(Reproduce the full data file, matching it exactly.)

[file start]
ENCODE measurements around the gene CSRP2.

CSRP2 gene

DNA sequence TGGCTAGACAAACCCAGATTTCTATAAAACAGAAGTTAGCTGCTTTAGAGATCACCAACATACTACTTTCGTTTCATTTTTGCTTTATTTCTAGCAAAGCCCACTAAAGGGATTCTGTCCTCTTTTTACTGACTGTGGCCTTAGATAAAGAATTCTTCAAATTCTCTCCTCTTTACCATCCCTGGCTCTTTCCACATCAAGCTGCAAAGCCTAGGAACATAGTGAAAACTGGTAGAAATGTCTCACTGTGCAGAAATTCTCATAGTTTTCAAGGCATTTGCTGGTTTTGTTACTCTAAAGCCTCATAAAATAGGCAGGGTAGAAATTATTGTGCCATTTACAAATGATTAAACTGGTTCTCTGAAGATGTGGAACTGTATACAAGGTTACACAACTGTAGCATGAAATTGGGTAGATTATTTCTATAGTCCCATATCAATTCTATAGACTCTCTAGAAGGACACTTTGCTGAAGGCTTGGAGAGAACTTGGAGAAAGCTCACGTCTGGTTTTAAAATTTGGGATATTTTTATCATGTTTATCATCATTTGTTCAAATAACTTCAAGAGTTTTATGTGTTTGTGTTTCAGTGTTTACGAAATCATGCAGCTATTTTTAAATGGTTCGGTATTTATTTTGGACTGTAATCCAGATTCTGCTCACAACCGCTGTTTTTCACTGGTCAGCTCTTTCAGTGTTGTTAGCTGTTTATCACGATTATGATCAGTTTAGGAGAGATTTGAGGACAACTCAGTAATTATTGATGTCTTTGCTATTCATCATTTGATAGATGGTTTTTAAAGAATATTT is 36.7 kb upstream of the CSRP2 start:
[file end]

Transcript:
ENCODE measurements around the gene CSRP2.

CSRP2 gene

DNA sequence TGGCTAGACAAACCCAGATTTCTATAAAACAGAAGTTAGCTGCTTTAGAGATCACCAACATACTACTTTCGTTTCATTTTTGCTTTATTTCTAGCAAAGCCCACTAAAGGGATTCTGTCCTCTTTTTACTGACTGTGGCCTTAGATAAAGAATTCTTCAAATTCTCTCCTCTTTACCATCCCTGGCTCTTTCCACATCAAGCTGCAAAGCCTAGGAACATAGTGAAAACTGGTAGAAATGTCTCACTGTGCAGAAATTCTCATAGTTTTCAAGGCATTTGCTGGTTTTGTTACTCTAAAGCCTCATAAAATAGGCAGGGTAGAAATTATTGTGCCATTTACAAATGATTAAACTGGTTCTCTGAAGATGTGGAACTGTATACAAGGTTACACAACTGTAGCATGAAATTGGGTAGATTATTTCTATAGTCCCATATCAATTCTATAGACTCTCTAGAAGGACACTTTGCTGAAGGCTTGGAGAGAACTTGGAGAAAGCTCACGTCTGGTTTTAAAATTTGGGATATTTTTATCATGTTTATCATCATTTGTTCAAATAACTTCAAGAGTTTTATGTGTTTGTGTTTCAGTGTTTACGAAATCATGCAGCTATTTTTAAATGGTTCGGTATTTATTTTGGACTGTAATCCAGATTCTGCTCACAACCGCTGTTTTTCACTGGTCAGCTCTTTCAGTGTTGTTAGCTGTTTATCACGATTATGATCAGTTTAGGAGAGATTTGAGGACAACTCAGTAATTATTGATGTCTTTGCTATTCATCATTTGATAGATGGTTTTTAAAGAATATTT is 36.7 kb upstream of the CSRP2 start: